Take the 2-minute tour ×
Music: Practice & Theory Stack Exchange is a question and answer site for musicians, students, and enthusiasts. It's 100% free, no registration required.

It is usually said that rock and jazz musics have the strong beats on the even numbered beats (2 and 4 on a typical 4/4) instead of the odd ones (1 and 3).

However, chord changes and bass (whether bass drums or bass notes) typically still occurs on the odd numbered beats.

So what does it mean when people say that the strong beats is on the even?

share|improve this question

3 Answers 3

I think they're usually referring to the style of drumming - listen to the first minute of Police - Every breath you take, for instance. The snare drum comes on beats 2 and 4, and you'll find this in lots of pop/rock etc. Reggae is also a clear example of putting rhythm on beats 2 and 4.

You're also right in that most simple chord changes occur at the start of a bar, or exactly half way through, hence the 1 and 3.

So in short, most harmonic changes occur on beats 1 or 3 (or various syncopations around that), but a lot of rock and jazz drumming uses beats 2 and 4. Why? maybe the snare gives a nice call-and-response bouncing off the rhythm of the harmonic instruments...

share|improve this answer

It means that the strong beats are on 2 and 4. If you can't hear that, then I honestly don't understand why you can't. Perhaps you should compare some recordings of modern rock and R&B to Western classical music, Mexican banda, the waltz, the polka, the foxtrot, and, while you're at it, four-on-the-floor techno dance music, so you can feel the contrast. You should probably also get a teacher to teach you the fundamentals of music.

The rhythm of 4/4 time and strong beats on 2 and 4 comes from ancient traditions in West Africa, and spirituals, blues, jazz, gospel and rock are all evolved from the music of African-Americans, meaning residents of the United States of America. It is also prevalent throughout the New World wherever African immigrants settled.

It has nothing to do with drums, per se, because this strong rhythm is found in a capella singing traditions of African immigrants to the New World and persists to this day.

The musicological term for this is syncopation, which literally means "staggering", because Western musicologists consider this an interruption of the straight Western European rhythm.

Western classical and folk music, meaning that from Western Europe, places the strong beat on the first beat of each measure, and all subsequent beats are less strong. Many kinds of modern music, such as Mexican music, which I'm somewhat familiar with, still uses this Western-European beat. But the African-American syncopation appears in any genre of music that is ultimately influenced by that style.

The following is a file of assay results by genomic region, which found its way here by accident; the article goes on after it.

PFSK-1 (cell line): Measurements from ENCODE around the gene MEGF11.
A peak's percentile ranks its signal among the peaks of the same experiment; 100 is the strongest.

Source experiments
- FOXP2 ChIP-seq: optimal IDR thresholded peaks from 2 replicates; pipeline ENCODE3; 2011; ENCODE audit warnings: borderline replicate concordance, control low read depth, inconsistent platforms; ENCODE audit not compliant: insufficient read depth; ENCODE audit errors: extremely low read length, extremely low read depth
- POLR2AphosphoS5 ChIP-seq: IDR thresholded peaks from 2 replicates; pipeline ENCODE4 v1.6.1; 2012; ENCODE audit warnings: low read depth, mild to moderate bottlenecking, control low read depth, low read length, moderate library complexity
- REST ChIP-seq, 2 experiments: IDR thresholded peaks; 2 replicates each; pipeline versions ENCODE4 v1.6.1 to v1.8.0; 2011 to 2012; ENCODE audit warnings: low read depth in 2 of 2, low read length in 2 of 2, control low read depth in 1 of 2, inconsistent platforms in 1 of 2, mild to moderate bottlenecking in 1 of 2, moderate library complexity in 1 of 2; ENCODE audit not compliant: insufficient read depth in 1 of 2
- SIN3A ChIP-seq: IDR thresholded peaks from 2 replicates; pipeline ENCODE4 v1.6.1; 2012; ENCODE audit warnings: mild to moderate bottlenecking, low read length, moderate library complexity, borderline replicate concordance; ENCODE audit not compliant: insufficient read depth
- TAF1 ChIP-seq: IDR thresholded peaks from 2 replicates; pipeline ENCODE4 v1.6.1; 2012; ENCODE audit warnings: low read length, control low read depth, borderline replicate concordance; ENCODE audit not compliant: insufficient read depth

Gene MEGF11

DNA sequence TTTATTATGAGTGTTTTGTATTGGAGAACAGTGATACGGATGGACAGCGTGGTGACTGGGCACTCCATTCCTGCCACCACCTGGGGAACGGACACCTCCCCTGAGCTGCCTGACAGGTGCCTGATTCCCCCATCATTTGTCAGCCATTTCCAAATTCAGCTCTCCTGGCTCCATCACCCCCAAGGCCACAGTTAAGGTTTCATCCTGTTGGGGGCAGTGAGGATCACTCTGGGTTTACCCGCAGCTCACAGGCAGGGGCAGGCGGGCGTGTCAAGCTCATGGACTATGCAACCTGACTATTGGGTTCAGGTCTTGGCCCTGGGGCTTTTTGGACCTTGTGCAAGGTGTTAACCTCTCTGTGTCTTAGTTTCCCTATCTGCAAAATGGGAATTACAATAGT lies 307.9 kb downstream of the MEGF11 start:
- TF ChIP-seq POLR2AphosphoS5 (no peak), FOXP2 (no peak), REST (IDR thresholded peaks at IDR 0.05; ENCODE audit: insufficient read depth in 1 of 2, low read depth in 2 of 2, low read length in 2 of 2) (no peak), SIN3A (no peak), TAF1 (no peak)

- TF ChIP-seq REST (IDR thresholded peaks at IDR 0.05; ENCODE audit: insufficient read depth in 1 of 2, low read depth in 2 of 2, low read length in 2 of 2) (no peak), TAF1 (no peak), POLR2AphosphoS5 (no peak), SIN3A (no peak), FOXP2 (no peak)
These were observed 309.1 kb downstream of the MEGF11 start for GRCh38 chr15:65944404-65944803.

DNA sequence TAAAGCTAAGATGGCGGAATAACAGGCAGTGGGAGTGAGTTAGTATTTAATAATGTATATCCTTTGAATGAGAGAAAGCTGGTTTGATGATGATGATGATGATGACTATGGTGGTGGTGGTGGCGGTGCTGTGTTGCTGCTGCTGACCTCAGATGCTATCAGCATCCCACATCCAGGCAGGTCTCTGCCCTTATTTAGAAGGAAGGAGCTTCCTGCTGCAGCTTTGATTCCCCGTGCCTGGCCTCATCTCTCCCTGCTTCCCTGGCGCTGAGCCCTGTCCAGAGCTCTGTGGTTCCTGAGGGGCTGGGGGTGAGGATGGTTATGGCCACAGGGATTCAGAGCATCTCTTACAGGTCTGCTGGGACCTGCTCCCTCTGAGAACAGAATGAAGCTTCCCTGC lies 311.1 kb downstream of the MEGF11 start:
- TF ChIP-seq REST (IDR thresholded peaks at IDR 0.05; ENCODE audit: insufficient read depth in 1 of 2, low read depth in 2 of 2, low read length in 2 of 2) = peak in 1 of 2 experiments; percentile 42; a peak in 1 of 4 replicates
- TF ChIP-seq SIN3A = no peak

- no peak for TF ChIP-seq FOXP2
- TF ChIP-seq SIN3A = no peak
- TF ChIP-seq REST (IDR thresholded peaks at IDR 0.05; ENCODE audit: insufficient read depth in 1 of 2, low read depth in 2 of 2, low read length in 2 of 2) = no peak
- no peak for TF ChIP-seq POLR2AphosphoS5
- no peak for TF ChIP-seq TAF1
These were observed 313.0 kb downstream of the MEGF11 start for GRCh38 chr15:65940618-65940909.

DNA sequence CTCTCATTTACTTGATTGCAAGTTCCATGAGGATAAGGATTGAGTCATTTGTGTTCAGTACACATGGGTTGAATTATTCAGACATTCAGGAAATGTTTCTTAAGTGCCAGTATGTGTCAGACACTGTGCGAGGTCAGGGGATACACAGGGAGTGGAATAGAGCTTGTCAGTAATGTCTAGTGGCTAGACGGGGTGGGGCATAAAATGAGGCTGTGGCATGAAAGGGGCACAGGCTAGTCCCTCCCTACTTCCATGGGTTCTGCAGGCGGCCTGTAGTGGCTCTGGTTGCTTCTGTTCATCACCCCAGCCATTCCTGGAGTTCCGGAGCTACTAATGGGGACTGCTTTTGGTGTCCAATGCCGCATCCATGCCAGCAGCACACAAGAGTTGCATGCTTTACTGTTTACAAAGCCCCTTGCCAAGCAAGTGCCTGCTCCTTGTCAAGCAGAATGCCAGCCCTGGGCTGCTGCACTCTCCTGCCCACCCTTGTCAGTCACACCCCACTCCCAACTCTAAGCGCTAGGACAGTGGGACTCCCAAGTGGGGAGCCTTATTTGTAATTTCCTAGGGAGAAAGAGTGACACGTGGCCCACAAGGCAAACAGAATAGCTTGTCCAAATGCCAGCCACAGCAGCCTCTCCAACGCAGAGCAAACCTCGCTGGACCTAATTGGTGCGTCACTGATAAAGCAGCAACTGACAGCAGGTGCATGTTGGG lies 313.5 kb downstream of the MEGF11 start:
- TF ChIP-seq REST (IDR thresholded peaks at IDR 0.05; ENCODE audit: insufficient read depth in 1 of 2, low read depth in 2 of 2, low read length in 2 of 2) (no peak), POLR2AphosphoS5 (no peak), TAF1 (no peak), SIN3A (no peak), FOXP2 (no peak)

In rock and pop music based on the style of the USA, it's the snare drum on the 2 and 4 that make what we call the "backbeats" which are the strong beats. The bass drum and the bass guitar don't play the strong beats.

Just let me hear some of that rock and roll music

Any old way you use it

It's got a backbeat, you can't lose it

Any old time you choose it

It's gotta be rock and roll music

If you want to dance with me

--Chuck Berry

share|improve this answer
    
This has become a really great answer now! – As for syncopation, I don't think this word can be appied to rock backbeats. In classical music, syncopation really has a staggering character, but backbeat is anything but staggering. –  leftaroundabout Aug 25 '11 at 23:45
    
I have always referred to the rock rhythm as syncopated. I don't think I'm the only one. –  Wheat Williams Aug 26 '11 at 3:14
2  
Technically, 2 and 4 is a type of syncopation, but the word is far more often used to refer to emphasized eighth note offbeats, especially in the jazz context. –  NReilingh Aug 26 '11 at 4:17

Yes and no. You have to seperate two things here, I'd call them drive and pulse (I just made these names up, I hope they are self-explanatory). In classical music, both are much the same thing, on the odd numbered beats. In rock and jazz, the pulse largely stays on these beats, but the drive is shifted to the even-numbered ones.


I can't really explain in words what I mean by drive. It's what I would automatically clap to when not thinking about it. In rock music, that's almost always 2 and 4. This doesn't seem to be universal, because quite a lot of people tend to clap on 1 on 3 (something that feels just wrong to me). Most rock musicians would rather clap on 2 and 4, certainly anyone who plays drums as claps largely represent the snare drum which is almost invariably on 2 and 4 in rock.

share|improve this answer
    
Pulse I get. I am not quite sure what you mean by drive. Can you explain a little bit more? Thanks! –  Willie Wong Aug 24 '11 at 21:53
    
Hear, hear! I think 'pulse' is a deep sound, 'drive' is high, hence handclapping (which has lots of high) fits there. –  reinierpost Aug 25 '11 at 23:14

Your Answer

 
discard

By posting your answer, you agree to the privacy policy and terms of service.

Not the answer you're looking for? Browse other questions tagged or ask your own question.